After Years of Change, Brandonn Almeida Making Most of Time in Brazil

Jul 16, 2015; Toronto, Ontario, CAN; Brandonn Almeida of Brazil celebrates after winning the men's swimming 400m individual medley final during the 2015 Pan Am Games at Pan Am Aquatics UTS Centre and Field House. Mandatory Credit: Erich Schlegel-USA TODAY Sports
Brandonn Almeida at the 2015 Pan Am Games Photo Courtesy: Erich Schlegel/USA Today Sports Images

More than most of his peers, Brandonn Almeida was hoping 2020 would bring stability.

In what had become an all-too-familiar theme, the Brazilian changed coaches last fall, culminating a stretch of 18 months where he changed coaches four times. That stretch included a season at the University of South Carolina, where squabbles with the NCAA limited him to just three meets.

When the coronavirus pandemic left Almeida having to make his own training accommodations, it was a surprising turn. But constant adaptation to the unexpected has grown familiar to him.

“It was a tough period, the first month, because I was very focused for the trials,” Almeida told Swimming World last week. “I was looking for some redemption because I swam horrible and then I had to adjust myself to a new routine. After one month, I started swimming more and doing the things that my coach was sending to me. And now, pools are still closed in Brazil but I have the opportunity to not stop swimming.”

Almeida has learned to roll with the punches. Once a world junior record holder in the 400 individual medley, Almeida has weathered dips in form and irregularities in training. He emerged from his year in Columbia as an All-American and school record holder having made lifelong friends, but it hasn’t translated into a sustained run on the international stage.

At least not yet, and it’s that consistency that Almeida is working toward.

The constant of change

It makes sense only in the context of Brandonn Almeida’s tricky journey: Last fall, he had to leave the club of his boyhood (Corinthians, in Sao Paolo) to reunite with his former coach (Carlos Henrique Matheus) at SESI-SP. He made the move last October, after a lonely month training by himself. Little did he know, in the age of coronavirus, that would prove prescient preparation.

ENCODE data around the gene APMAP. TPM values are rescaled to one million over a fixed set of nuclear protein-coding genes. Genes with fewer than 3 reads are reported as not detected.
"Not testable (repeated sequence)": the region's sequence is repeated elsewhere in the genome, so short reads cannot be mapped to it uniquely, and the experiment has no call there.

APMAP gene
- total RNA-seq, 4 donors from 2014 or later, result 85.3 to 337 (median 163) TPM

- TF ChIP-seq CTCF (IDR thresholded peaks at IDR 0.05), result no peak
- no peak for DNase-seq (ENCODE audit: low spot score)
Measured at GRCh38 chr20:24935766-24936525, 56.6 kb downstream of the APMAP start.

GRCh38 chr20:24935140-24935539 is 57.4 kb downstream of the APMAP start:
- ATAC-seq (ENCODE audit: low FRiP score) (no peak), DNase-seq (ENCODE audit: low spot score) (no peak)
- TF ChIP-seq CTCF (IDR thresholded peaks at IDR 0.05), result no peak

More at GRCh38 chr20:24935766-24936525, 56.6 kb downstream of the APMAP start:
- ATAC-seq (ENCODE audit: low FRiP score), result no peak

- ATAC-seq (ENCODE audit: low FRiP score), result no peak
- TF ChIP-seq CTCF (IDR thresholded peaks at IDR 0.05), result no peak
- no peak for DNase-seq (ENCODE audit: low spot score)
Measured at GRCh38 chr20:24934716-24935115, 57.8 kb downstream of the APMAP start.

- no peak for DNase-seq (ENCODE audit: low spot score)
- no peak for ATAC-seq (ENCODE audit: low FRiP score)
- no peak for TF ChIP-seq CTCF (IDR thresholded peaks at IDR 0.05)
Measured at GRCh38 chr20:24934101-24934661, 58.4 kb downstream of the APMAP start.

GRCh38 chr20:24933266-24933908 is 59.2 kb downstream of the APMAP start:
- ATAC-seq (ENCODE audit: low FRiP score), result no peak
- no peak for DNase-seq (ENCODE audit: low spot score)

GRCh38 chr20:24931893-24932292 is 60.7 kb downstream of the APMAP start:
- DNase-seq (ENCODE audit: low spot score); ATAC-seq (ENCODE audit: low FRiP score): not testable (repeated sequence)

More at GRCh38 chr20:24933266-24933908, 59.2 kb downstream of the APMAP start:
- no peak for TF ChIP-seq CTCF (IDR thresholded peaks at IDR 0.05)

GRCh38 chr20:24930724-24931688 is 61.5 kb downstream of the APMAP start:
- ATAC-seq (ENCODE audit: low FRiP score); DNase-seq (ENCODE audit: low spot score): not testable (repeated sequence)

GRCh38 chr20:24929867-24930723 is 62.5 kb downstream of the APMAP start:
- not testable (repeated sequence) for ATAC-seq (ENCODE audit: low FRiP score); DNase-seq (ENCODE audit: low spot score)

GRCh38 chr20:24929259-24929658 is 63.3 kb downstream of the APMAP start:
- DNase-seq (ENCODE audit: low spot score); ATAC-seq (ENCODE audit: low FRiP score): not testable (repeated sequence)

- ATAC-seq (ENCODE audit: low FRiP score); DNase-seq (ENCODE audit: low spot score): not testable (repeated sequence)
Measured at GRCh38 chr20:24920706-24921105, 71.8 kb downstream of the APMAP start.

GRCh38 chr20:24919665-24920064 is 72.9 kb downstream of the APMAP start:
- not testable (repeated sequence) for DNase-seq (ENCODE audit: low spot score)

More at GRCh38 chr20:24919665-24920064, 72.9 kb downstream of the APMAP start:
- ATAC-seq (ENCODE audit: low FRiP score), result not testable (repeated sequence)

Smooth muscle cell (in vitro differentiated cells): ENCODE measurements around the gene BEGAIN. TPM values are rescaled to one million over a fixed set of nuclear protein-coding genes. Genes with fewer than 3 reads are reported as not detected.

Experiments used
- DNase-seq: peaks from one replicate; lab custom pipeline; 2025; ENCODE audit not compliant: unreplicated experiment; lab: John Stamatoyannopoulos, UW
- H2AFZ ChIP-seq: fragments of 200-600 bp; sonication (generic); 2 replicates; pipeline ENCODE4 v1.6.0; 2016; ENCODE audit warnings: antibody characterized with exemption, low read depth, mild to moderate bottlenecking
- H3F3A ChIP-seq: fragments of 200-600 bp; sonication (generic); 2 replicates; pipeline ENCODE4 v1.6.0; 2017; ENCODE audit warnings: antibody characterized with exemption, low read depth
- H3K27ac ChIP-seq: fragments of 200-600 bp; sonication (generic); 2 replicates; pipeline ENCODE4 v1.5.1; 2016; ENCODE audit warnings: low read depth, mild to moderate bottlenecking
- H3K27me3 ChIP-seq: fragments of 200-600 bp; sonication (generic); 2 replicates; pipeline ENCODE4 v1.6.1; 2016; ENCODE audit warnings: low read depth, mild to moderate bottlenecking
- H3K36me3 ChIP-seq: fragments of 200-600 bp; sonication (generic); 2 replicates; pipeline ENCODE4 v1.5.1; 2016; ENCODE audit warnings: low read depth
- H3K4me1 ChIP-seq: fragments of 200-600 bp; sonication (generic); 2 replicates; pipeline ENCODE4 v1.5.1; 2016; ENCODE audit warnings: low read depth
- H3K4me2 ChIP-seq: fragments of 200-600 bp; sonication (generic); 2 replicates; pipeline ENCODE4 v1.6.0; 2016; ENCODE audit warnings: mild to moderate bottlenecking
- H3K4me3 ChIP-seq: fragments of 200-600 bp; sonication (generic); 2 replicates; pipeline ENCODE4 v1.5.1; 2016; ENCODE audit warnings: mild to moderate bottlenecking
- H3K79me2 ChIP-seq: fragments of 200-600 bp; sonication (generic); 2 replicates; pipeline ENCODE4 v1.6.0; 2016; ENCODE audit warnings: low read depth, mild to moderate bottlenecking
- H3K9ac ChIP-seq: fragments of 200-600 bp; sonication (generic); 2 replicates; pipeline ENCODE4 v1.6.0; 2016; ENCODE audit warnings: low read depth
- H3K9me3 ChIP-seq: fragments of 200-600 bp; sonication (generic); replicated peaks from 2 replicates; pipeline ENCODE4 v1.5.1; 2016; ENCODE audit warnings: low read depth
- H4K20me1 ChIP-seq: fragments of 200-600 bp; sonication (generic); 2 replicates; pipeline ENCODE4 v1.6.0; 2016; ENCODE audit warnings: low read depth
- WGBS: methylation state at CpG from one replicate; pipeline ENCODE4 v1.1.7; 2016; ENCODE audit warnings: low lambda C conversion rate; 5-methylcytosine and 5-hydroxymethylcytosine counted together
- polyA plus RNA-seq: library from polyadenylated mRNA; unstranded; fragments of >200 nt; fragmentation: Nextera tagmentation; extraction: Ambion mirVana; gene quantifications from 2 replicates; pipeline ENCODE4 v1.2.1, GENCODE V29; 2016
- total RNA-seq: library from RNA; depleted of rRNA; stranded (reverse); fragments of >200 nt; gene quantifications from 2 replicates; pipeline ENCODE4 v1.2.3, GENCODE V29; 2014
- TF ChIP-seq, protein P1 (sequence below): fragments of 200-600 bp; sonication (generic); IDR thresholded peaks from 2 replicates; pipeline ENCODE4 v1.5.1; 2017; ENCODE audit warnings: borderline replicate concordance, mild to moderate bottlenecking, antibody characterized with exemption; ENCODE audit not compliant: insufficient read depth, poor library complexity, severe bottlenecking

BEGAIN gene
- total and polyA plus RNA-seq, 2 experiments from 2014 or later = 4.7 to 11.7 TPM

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Brandonn Almeida Photo Courtesy: Singapore Swimming Federation

Almeida got a five-month run of training with Matheus before coronavirus shut down pools. Through a friend at Corinthians, Almeida has been able to keep working out at a private pool. On the back of so many coaching changes, it’s reinforced the value of having someone oversee his workouts.

“The coach has the feeling. My coach has a feeling,” he said of Matheus, who worked with him from 2013-17. “If he sees me swimming and sees that I’m very tired and swimming too bad, he can change the set or stop and talk to me. He has that feeling. One of the things that I could see in this period is the importance of the coach on our lives.”

His time working with Matheus coincided with Almeida’s blossoming into a top IMer. He won gold in the Pan American Games in Toronto in 2015, after countryman Thiago Pereira was disqualified. The time of 4:14.47 set the world junior mark. Almeida also won bronze in the 1500 freestyle in Toronto, then added gold in the 1500 and silver in the 400 IM at the 2015 World Junior Championships.

The pressure of carrying a world junior record didn’t weigh on Almeida, something he took in his usual affable stride.

“It was very natural for me,” he said. “Since I was young, I always had good results, so I had to deal with it since I was 11 or 12. People were always saying to me, ‘oh you’re talented. You can be a good swimmer.’ So I’ve had to deal with it since I was young.”

His results since the 2015 breakthrough have been mixed. Almeida didn’t make a final at the Rio Olympics, finishing 15th in the 400 IM and 29th in the 1500. He finaled in the 400 IM in Worlds in 2017, finishing seventh in a personal-best 4:13.00, to go with 18th in the 400 free. He was sixth in the IM at Pan Pacs in 2018 and 11th at 2019 Worlds. In between, he took a bronze medal at the 2019 Short-Course Worlds and bronze last summer at the Pan Am Games (albeit in a relatively slow 4:21.10 and behind countryman Leonardo Coelho Santos), to go with sixth in the 200 backstroke.

Heading into 2020, in addition to “redemption,” Almeida sought consistent results. He’s trying to make the extra time before the Tokyo Games into an asset.

A South Carolina Connection

As Brandonn Almeida turned heads at the 2015 Pan Ams, one in particular would end up influencing his journey.

Mark Bernardino was coaching the Ecuadorian men’s team in Toronto. After four decades at the University of Virginia, Bernardino had become the associate head coach at South Carolina; among his pupils was Tomas Peribonio, who he’d continue to train through the international summer calendar.